“There have been other reports about child sexual abuse within the Catholic Church. But not on this scale. For many of us, those earlier stories happened someplace else, someplace away. Now we know the truth: it happened everywhere.” So begins the Pennsylvania Supreme Court’s grand jury investigation into clergy abuse, released to the public on Tuesday afternoon. The 900-page report, which investigated all but one of the state’s dioceses, identifies over 1,000 victims of child sexual abuse and over 300 predatory priests.
The report explains why abuse flourished for so long. “While each church district had its idiosyncrasies, the pattern was pretty much the same. The main thing was not to help children, but to avoid ‘scandal.’ That is not our word, but theirs; it appears over and over again in the documents we recovered,” the report asserts. Church officials kept complaints in a “secret archive,” to which only the bishop kept the key. The report also states that diocesan files repeatedly relied on euphemisms to describe clergy abuse; the files refer to rape as “inappropriate contact,” for example. Predatory priests were referred to treatment, and in the rare instance the church removed a priest from his parish, his congregants never learned the real reason for his departure.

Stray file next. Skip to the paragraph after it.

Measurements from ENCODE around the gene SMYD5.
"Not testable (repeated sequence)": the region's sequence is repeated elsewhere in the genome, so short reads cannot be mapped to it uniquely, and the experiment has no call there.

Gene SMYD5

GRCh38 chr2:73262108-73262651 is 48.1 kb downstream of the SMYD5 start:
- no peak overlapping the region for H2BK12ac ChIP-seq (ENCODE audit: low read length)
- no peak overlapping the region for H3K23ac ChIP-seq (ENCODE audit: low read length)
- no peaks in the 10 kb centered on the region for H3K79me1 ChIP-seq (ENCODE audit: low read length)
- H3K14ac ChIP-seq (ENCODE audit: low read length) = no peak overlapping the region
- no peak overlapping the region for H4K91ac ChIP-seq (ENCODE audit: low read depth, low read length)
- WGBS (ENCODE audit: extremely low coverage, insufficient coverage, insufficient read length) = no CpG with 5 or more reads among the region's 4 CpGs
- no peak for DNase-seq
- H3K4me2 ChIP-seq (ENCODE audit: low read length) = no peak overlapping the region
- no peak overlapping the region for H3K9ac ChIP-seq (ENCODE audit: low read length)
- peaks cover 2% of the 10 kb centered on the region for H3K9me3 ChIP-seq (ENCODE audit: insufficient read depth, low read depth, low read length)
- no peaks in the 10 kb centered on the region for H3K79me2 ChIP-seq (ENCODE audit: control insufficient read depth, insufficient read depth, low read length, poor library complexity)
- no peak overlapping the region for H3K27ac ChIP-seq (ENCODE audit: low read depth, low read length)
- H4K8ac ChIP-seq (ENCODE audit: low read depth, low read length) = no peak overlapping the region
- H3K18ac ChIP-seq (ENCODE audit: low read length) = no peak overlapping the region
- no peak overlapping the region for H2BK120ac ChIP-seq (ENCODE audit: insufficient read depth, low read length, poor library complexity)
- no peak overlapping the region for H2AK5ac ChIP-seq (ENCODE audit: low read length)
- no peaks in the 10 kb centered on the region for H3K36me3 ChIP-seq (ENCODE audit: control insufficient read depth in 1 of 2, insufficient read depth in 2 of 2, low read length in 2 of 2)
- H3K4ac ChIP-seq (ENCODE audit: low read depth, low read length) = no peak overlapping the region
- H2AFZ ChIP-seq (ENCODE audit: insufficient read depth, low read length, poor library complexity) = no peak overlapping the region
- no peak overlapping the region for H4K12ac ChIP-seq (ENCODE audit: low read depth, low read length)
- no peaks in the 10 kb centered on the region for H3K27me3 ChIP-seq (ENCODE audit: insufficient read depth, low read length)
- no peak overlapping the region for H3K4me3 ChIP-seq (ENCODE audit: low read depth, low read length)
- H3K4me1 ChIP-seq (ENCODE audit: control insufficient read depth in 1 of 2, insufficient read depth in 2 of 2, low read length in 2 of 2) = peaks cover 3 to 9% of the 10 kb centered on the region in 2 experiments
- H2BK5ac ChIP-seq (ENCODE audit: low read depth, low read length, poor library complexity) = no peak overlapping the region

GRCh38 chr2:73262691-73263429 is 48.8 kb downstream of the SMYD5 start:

The Catholic Church already reels from abuse scandals, some old and some more recent. The patterns documented by the Pennsylvania grand jury resemble previous abuse scandals, the most famous example being the Archdiocese of Boston’s cover-up of decades of child abuse. In July, Cardinal Theodore McCarrick resigned over revelations that he abused seminarians and at least one minor; on Tuesday, Crux, a Catholic news website, reported that Boston’s Cardinal Sean O’Malley had been informed of McCarrick’s abuse back in 2015. And on Tuesday, several hours before the Pennsylvania grand jury published its report, Chilean police raided the country’s bishops’ conference in connection to an ongoing child abuse investigation involving the Congregation of the Marist Brothers.